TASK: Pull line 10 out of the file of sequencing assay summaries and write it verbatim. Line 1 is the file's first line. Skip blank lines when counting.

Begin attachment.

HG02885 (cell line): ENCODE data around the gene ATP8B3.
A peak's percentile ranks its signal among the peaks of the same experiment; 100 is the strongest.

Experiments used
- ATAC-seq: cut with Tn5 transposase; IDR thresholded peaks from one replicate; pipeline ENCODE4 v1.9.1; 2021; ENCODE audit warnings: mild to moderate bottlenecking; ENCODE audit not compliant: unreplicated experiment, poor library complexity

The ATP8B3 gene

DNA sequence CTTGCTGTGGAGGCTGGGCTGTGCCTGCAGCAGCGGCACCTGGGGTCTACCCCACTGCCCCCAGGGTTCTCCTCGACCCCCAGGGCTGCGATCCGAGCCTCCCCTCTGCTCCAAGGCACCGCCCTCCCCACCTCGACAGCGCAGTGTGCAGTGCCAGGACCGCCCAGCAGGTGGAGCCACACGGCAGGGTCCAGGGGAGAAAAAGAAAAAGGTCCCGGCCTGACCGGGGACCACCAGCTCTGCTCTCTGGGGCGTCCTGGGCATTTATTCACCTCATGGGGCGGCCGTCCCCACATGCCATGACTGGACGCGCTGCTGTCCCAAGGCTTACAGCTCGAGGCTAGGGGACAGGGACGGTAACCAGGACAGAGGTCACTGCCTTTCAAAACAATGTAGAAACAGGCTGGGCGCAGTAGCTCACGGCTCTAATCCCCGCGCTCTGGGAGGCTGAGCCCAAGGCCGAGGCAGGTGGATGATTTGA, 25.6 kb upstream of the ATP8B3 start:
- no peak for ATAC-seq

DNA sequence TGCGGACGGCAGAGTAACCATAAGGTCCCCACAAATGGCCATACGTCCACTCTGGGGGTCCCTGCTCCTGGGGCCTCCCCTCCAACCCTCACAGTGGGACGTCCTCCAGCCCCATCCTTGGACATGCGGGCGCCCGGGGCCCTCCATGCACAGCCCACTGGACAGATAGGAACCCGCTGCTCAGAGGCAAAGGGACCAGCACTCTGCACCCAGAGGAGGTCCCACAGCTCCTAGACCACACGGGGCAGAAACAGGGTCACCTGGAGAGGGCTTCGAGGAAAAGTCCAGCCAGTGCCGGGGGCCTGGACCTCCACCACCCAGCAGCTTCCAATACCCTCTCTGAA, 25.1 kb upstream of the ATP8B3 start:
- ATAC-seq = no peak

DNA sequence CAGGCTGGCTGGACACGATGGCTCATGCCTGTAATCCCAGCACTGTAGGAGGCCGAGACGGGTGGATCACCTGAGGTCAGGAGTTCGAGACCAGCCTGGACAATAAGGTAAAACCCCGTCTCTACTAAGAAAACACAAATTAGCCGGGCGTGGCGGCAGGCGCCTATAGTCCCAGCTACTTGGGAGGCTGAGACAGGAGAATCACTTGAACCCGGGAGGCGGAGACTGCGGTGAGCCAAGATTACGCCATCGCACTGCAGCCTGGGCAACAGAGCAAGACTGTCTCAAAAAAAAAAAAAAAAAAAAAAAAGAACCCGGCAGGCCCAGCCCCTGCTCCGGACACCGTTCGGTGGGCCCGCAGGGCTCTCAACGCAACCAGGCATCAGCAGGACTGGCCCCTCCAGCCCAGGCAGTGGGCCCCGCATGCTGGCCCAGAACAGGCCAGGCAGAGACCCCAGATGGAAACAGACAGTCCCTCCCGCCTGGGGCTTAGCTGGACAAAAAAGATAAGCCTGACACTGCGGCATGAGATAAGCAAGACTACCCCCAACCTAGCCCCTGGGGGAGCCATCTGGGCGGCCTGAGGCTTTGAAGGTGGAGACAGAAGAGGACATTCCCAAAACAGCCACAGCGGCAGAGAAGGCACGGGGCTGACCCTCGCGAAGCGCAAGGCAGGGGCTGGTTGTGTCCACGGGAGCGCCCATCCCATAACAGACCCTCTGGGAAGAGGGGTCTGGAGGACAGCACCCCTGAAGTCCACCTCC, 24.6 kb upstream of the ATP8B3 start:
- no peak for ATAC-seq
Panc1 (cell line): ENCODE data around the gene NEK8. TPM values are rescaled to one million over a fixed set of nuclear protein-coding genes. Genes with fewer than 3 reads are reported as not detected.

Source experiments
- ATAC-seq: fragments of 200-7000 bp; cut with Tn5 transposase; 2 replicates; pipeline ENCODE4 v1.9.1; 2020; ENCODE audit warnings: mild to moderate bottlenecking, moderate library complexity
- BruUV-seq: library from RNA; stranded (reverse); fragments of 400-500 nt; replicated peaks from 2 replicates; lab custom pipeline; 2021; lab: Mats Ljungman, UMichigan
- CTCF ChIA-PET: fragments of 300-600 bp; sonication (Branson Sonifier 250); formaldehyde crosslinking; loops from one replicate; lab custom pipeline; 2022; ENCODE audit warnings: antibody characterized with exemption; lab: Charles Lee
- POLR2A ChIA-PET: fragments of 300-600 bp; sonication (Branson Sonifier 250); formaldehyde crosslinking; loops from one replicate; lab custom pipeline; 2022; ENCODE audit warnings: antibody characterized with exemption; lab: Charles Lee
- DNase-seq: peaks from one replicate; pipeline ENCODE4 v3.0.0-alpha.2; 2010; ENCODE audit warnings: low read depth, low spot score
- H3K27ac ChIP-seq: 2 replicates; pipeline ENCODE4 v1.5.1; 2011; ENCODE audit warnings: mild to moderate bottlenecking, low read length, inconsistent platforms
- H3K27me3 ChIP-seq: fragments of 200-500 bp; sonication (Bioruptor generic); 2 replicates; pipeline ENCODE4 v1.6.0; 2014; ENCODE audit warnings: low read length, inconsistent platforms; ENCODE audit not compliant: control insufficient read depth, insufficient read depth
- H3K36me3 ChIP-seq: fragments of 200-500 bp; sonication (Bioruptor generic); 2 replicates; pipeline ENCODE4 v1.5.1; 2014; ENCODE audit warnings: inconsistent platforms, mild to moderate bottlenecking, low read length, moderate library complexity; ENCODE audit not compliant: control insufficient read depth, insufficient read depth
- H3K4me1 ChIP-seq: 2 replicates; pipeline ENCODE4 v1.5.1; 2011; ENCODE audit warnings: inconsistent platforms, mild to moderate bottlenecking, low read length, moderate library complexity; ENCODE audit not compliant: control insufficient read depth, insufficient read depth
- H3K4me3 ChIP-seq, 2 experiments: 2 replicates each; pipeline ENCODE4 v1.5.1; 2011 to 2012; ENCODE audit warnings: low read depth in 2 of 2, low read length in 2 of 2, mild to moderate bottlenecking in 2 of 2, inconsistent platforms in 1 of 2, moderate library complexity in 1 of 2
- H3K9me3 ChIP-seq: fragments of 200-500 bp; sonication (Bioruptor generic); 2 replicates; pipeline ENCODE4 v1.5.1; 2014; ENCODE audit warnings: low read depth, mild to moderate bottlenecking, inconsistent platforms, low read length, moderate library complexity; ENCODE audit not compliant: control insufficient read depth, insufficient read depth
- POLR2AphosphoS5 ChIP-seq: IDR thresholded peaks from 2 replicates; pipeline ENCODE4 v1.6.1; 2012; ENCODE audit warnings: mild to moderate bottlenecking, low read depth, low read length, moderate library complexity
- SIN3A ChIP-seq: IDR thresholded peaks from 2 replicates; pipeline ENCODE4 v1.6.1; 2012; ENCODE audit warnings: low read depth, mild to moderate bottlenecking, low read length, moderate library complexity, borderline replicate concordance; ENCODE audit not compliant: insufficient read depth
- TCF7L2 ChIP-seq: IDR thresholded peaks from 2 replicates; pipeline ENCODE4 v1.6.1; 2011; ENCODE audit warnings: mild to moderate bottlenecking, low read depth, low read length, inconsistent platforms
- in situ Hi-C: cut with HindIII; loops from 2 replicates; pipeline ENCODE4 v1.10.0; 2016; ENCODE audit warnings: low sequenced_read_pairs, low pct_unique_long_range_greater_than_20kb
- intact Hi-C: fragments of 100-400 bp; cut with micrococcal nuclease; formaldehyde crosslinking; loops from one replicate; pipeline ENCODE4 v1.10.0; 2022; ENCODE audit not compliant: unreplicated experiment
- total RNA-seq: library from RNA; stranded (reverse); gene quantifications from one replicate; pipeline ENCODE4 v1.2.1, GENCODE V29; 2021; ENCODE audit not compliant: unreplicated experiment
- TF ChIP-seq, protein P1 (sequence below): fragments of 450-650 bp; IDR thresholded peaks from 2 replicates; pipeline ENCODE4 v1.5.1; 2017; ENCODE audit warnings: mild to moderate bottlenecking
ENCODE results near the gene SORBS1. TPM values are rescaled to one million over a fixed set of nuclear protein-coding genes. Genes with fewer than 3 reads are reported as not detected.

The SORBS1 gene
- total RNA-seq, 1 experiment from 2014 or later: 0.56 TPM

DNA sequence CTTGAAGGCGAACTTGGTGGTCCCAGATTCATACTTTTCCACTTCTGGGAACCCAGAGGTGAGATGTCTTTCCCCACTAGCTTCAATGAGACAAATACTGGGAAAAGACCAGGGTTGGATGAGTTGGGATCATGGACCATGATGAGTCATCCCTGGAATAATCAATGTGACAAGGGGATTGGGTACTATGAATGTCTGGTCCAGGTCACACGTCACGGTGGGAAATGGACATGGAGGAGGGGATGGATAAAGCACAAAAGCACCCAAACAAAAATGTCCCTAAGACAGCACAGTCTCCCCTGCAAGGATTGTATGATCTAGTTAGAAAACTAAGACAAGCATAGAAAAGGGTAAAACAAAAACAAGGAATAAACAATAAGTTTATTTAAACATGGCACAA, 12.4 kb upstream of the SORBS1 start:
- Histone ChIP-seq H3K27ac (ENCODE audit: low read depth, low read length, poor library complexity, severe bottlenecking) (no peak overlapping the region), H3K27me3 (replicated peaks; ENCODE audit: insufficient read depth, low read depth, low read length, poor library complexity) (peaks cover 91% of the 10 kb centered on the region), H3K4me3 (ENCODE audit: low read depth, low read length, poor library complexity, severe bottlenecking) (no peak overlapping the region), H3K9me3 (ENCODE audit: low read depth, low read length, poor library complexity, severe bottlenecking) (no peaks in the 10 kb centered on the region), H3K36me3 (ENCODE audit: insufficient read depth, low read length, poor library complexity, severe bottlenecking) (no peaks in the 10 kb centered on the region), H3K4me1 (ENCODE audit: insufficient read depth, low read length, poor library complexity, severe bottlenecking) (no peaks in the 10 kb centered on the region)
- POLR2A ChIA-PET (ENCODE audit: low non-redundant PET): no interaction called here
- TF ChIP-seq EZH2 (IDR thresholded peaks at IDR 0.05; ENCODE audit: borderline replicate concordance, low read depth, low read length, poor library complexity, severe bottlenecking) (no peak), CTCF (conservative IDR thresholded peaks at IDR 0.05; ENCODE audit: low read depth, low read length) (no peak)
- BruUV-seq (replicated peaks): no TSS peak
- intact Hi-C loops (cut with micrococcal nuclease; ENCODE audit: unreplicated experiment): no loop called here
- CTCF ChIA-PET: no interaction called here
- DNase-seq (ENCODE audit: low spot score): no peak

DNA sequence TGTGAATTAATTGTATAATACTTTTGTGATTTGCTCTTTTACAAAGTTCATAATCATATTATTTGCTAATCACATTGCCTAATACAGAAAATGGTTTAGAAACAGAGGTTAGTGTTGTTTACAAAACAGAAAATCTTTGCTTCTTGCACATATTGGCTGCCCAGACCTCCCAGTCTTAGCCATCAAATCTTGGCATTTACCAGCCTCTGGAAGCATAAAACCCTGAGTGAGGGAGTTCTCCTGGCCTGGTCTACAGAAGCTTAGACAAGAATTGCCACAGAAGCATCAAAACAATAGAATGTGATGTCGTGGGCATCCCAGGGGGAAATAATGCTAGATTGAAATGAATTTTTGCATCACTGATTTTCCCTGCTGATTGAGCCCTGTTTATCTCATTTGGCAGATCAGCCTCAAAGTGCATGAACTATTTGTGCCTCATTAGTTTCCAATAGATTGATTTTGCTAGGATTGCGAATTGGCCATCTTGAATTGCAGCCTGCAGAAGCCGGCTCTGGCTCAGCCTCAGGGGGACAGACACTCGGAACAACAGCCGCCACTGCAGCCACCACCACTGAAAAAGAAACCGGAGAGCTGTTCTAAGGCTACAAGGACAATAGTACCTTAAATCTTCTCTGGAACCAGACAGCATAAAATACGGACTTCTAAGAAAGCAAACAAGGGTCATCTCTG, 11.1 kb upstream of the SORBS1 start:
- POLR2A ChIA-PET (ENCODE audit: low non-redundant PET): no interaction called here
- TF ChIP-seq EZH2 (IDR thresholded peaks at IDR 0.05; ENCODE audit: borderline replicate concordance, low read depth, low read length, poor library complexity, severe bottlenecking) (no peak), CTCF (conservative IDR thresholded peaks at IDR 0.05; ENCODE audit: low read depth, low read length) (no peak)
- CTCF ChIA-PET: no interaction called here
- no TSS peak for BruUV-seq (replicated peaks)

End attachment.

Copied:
DNA sequence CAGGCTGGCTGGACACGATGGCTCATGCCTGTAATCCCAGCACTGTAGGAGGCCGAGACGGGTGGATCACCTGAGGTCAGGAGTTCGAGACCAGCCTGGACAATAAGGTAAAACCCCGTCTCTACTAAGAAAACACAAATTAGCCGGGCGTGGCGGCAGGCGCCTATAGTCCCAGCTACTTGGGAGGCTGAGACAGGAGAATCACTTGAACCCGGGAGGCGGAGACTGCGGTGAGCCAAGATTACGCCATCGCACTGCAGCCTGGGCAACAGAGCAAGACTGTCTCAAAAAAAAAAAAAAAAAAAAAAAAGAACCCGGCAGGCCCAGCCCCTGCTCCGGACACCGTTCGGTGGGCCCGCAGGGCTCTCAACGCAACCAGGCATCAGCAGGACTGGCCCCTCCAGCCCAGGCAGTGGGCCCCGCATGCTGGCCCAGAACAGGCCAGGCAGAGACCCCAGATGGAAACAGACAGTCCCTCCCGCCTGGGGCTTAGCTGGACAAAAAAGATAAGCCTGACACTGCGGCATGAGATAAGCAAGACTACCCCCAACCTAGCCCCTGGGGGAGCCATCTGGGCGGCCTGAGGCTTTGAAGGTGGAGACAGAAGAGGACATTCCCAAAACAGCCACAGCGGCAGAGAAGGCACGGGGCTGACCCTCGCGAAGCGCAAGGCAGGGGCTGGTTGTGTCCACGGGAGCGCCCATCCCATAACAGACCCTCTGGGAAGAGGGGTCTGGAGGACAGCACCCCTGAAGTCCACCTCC, 24.6 kb upstream of the ATP8B3 start: